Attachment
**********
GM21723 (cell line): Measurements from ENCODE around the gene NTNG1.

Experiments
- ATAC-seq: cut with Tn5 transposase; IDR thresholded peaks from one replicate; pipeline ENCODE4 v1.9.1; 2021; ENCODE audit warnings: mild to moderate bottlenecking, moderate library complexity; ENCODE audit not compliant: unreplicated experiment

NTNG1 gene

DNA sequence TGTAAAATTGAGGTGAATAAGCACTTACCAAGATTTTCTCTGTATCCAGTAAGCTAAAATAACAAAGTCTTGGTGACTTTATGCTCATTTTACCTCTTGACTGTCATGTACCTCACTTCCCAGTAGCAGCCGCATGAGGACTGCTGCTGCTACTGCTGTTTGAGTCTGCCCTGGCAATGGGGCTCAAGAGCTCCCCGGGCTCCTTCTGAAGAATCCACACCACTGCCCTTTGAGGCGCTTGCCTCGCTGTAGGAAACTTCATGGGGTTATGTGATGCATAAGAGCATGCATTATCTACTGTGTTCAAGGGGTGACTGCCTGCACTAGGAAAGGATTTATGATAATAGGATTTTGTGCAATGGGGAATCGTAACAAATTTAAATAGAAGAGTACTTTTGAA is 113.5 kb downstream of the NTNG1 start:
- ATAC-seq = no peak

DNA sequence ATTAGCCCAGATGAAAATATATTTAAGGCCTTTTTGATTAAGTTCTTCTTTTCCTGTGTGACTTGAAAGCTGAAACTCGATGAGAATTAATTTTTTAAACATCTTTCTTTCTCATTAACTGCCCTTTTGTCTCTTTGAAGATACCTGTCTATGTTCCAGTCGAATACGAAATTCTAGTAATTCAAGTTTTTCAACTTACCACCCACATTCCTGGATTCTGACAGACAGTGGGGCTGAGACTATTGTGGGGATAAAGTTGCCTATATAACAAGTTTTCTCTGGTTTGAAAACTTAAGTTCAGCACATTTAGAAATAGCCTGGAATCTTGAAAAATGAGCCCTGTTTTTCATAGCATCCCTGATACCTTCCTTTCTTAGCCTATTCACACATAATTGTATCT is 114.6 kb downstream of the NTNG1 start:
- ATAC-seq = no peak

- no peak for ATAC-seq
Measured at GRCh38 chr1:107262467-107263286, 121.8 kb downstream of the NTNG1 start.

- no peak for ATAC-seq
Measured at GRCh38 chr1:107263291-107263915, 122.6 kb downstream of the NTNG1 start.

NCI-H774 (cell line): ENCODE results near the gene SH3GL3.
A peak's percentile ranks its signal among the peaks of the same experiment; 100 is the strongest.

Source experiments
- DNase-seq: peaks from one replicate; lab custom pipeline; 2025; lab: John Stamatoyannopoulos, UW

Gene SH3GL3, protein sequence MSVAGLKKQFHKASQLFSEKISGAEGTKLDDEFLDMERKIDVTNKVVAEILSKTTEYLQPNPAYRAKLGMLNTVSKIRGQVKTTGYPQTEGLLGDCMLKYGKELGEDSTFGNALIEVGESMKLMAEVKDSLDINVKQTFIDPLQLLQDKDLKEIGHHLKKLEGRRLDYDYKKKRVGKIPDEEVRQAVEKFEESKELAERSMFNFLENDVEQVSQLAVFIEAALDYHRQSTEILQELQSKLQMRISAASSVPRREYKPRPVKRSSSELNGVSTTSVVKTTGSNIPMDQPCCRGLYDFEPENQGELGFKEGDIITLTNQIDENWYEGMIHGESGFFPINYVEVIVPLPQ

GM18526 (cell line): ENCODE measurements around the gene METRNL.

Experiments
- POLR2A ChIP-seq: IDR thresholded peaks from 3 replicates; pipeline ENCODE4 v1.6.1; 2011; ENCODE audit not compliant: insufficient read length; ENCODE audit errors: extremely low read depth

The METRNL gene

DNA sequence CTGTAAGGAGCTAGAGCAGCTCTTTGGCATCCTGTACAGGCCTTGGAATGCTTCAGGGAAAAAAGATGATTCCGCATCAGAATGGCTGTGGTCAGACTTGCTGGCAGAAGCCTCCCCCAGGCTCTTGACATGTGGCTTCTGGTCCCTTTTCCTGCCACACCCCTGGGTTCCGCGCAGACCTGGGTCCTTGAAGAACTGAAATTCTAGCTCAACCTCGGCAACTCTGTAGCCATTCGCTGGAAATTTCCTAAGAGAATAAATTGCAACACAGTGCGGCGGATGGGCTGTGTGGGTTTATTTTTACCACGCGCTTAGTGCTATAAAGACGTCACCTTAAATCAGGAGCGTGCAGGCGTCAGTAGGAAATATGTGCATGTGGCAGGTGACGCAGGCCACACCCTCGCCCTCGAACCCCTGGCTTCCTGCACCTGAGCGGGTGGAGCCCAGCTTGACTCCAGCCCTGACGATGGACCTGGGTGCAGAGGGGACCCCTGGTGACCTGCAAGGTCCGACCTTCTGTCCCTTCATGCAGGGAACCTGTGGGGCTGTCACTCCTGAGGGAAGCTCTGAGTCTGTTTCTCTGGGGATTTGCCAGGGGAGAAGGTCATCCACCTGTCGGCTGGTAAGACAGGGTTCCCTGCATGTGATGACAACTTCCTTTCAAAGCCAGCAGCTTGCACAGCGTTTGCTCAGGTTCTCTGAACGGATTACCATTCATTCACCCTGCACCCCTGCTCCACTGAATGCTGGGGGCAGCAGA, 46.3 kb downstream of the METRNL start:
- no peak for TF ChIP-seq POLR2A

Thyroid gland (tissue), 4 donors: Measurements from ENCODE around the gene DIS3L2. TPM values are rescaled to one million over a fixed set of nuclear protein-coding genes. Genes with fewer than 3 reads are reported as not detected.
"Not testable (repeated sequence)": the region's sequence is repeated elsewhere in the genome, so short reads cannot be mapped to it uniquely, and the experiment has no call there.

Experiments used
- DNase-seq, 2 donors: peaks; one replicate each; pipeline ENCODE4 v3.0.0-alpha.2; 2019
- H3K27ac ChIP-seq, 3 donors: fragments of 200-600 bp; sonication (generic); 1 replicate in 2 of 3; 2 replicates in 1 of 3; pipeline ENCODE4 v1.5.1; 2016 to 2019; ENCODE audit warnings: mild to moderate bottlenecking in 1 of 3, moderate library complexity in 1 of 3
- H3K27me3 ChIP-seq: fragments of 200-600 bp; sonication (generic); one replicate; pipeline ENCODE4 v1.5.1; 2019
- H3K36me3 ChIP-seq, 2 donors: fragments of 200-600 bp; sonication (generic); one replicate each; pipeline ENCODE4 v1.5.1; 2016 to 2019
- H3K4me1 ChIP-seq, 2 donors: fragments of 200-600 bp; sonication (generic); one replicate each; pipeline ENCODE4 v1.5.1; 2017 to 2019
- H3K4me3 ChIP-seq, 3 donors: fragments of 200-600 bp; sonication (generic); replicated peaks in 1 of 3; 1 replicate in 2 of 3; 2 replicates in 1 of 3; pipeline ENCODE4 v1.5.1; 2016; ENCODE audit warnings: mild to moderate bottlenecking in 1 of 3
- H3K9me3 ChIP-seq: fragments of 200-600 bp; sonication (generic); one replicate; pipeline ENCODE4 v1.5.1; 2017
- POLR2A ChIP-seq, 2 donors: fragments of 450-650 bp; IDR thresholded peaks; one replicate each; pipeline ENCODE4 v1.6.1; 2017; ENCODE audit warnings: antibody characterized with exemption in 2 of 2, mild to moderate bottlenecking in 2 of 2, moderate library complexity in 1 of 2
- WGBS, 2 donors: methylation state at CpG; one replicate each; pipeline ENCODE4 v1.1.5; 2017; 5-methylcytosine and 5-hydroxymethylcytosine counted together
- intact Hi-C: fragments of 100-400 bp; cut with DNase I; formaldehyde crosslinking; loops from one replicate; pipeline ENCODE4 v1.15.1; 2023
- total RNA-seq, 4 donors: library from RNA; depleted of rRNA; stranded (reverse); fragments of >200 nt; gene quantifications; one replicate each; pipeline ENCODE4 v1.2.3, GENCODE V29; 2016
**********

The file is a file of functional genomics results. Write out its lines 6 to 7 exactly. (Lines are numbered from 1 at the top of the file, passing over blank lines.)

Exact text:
- ATAC-seq = no peak

DNA sequence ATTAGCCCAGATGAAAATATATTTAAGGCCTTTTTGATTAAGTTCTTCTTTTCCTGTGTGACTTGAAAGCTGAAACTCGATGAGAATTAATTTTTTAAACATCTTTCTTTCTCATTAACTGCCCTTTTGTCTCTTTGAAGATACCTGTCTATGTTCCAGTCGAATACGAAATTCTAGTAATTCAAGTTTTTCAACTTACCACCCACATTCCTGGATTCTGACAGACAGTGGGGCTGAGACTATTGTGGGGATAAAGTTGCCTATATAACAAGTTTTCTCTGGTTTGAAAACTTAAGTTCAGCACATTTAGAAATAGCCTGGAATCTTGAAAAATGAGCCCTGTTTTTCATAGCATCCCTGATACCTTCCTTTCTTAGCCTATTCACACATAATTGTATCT is 114.6 kb downstream of the NTNG1 start: